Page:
Yesterday I have booked flights for a very exciting journey in November: I’ve got a meeting at Yale (New Haven, Connecticut), and then the conference of the Mid-Atlantic Popular American Culture Association in Atlantic City (New Jersey). After ten days in the US, we are then flying to another conference – on memory and film – in Madrid.
WE, because I’m taking the entire clan – or at least my husband and sons, no cats or cousins – with me. A good moment to reflect on the issue raised in the previous post, which has sparked an extremely interesting discussion on Facebook. Whereas my previous post on this was tentative, I now have an opinion: I am not going to bring my baby to conferences unless there is someone to take care of him. This comes with a few notes.
The reason not to bring a baby into a conference room is that the baby would inevitably disturb me too much, not that it disturbs others. Whenever he would make any sound or even just threaten to do so, I’d immediately leave the room, and watching whether he threatens to wake up would consume all my attention the rest of the time.
As for the other attendants: I don’t think a quiet baby in the room should be more than slightly disturbing for them – not more so than, say, someone with a bad cold. Disturbing in a way that – like those annoying people with colds – they’ll have to accept. In our society people are supposed both to have kids and a career, and women often bear the brunt of the childcare, which is a problem that involves all of us. In fact, I’ve come to think now, that conference organizers should make – and advertise – some provision for attendants who need to bring their children. As long as the facilities that allow people with young children to attend a conference without causing anyone any disturbance are not unfailingly available, there will sometimes be a baby where it shouldn’t be. Of course, bringing kids to your work should be – and I’m sure it usually is – a last resort, the only way for the baby’s parent to attend the conference at all. But under the imperfect circumstances, let’s hope a baby in a conference room reminds us of business unfinished.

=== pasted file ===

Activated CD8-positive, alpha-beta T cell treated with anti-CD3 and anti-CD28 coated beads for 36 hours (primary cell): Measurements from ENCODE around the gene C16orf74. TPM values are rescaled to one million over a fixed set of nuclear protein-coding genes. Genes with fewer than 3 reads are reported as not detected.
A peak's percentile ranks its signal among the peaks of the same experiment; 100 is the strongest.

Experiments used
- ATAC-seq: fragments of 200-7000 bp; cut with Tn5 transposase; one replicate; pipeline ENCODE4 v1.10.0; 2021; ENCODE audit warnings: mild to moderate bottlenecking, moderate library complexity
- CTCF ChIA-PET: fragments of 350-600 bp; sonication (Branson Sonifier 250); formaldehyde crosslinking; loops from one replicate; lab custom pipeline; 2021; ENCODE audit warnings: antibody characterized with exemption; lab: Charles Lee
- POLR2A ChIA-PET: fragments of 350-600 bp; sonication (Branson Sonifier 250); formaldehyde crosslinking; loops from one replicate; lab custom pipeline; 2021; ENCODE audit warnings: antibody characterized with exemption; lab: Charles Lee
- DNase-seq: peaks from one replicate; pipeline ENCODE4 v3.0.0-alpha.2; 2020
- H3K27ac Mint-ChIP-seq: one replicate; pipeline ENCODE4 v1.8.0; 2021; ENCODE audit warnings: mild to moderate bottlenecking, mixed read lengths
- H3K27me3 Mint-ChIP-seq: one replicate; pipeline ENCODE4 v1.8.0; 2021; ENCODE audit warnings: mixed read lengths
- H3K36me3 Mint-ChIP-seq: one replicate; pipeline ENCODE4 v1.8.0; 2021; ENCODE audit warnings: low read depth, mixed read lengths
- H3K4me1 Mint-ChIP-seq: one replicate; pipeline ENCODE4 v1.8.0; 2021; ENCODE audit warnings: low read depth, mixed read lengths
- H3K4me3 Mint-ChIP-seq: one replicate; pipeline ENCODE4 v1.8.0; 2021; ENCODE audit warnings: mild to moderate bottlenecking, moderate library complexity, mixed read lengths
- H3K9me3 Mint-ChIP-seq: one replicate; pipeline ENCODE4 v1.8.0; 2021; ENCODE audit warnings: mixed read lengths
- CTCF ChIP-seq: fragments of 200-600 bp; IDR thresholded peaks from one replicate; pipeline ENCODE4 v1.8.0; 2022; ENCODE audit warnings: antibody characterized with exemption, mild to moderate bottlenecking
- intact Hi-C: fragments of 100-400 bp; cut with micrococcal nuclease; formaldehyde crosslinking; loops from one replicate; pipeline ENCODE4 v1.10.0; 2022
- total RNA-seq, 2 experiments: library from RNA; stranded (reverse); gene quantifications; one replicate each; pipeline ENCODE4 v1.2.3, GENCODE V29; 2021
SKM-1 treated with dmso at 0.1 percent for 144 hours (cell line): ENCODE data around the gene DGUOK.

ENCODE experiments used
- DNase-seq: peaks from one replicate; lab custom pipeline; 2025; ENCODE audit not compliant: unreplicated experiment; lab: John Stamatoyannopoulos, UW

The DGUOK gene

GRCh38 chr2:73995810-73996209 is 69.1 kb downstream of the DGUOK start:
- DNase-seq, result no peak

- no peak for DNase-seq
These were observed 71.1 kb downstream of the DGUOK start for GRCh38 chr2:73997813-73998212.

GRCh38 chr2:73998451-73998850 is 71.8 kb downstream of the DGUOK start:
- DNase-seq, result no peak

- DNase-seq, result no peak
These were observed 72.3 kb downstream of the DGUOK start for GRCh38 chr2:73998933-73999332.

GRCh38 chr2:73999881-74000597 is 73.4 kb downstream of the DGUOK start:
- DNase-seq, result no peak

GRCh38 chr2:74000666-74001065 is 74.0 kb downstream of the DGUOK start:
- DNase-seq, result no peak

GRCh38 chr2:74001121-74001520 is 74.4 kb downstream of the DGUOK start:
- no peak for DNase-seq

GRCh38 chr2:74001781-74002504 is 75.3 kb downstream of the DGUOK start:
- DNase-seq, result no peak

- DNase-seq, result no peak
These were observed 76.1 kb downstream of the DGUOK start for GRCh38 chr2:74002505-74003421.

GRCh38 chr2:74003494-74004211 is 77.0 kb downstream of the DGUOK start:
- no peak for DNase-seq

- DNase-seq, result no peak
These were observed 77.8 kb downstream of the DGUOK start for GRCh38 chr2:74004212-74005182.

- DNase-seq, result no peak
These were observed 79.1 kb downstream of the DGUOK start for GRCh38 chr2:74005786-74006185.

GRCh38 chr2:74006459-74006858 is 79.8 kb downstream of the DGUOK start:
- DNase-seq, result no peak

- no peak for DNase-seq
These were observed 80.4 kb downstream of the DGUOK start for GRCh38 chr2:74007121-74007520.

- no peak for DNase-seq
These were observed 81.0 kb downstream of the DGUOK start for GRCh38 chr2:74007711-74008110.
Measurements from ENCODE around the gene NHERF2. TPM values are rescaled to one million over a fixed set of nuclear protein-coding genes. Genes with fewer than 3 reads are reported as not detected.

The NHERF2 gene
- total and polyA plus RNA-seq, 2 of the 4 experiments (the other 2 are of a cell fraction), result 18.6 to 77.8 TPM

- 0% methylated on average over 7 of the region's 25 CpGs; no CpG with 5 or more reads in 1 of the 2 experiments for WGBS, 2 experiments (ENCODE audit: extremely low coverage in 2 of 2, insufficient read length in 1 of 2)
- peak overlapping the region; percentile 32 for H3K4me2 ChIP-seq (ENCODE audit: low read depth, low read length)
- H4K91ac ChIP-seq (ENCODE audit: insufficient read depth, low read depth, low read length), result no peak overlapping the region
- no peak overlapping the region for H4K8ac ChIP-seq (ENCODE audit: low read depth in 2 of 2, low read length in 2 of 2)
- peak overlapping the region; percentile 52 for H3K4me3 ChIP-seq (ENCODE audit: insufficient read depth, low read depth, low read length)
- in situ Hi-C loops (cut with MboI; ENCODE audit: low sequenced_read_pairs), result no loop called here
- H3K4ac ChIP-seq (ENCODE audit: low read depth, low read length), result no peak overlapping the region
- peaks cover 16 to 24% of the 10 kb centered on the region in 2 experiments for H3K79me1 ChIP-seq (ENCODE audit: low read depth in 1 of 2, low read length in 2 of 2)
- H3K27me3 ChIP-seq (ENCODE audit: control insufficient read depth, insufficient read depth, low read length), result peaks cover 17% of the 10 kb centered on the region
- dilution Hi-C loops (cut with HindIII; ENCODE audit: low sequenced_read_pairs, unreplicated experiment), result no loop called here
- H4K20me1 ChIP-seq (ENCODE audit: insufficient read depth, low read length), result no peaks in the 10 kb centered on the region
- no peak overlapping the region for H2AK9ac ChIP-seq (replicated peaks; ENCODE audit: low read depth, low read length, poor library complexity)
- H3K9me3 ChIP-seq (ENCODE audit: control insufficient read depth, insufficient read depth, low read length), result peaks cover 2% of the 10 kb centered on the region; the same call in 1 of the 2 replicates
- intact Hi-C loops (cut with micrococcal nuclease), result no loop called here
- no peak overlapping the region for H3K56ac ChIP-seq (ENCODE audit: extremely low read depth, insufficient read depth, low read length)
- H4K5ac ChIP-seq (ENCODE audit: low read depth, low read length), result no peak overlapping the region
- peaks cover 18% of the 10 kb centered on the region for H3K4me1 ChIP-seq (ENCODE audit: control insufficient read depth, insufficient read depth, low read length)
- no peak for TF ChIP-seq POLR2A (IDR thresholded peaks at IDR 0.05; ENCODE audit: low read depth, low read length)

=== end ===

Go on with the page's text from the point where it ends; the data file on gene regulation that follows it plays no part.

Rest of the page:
In my own life, I don’t have to bring babies into conference rooms, due to the generosity of the people around me. Everyone should have such generous people around them (partner, family, friends, colleagues, society in general). My conference attendance ‘only’ leads to voluntarily accepted extra childcare for my husband and mother-in-law, and a very involuntarily incurred burden to the other people on the flights we will take with the babies. I know that. And I’m really genuinely sorry to those people who risk a terrible flight due to my children. But not sorry enough not to go.
This post would not have been possible without the people who have generously shared their thoughts on this controversial issue and helped me to form mine: Relinde Jurrius, Petra Sijpesteijn, Loes Rusch, Leonor Veiga, Tazuko van Berkel, and Beatrijs Ritsema, and some who prefer to remain anonymous. Thank you!
Next time I’ll be writing about my research-proper again.